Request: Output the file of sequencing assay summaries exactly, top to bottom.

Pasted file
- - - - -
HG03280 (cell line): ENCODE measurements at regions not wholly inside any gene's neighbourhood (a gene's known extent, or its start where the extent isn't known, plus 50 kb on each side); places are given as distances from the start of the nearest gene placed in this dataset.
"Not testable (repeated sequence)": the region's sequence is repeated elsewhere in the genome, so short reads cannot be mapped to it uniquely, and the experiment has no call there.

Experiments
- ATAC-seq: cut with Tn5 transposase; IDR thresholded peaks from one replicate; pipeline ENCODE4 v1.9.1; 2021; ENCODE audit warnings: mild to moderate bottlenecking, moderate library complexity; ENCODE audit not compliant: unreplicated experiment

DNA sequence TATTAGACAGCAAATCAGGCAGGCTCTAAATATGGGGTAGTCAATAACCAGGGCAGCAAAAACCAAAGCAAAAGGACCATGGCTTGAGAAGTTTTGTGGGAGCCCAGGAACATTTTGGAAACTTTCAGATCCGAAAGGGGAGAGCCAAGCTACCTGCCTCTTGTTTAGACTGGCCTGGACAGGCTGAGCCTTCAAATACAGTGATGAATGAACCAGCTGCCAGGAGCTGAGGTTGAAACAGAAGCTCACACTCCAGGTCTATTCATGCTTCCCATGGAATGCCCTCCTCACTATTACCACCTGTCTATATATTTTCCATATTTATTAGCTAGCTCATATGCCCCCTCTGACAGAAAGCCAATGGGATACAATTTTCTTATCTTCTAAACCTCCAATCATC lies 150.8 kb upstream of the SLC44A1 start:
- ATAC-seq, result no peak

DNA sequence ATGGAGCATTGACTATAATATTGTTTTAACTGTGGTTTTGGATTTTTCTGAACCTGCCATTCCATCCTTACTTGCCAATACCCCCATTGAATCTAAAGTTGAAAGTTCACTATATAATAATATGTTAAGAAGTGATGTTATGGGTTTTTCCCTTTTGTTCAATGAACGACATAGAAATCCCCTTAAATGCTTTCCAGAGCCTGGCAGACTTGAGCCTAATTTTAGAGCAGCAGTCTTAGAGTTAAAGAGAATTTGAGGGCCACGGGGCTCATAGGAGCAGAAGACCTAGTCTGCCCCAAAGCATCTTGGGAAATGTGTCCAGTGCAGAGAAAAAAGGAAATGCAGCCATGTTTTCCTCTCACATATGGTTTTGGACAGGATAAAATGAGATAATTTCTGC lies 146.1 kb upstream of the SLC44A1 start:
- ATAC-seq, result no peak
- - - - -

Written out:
HG03280 (cell line): ENCODE measurements at regions not wholly inside any gene's neighbourhood (a gene's known extent, or its start where the extent isn't known, plus 50 kb on each side); places are given as distances from the start of the nearest gene placed in this dataset.
"Not testable (repeated sequence)": the region's sequence is repeated elsewhere in the genome, so short reads cannot be mapped to it uniquely, and the experiment has no call there.

Experiments
- ATAC-seq: cut with Tn5 transposase; IDR thresholded peaks from one replicate; pipeline ENCODE4 v1.9.1; 2021; ENCODE audit warnings: mild to moderate bottlenecking, moderate library complexity; ENCODE audit not compliant: unreplicated experiment

DNA sequence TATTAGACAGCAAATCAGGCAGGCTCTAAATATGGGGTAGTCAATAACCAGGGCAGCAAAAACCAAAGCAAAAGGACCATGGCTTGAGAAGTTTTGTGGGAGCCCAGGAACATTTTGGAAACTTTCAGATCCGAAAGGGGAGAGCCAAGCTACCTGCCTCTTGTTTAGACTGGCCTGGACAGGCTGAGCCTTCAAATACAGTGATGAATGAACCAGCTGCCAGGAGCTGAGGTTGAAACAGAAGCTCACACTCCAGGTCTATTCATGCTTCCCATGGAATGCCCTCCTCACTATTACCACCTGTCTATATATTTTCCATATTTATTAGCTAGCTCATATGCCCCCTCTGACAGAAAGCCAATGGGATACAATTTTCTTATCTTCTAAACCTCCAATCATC lies 150.8 kb upstream of the SLC44A1 start:
- ATAC-seq, result no peak

DNA sequence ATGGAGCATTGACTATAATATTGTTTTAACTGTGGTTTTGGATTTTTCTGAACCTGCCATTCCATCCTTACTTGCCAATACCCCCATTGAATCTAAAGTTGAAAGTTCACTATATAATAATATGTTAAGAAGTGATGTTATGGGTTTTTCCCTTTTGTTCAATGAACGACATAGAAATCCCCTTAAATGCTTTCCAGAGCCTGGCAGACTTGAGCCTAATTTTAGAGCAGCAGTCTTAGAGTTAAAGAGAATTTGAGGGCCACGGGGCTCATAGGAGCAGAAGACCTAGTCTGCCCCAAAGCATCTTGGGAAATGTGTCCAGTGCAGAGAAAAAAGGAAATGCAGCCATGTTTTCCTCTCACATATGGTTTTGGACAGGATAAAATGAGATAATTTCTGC lies 146.1 kb upstream of the SLC44A1 start:
- ATAC-seq, result no peak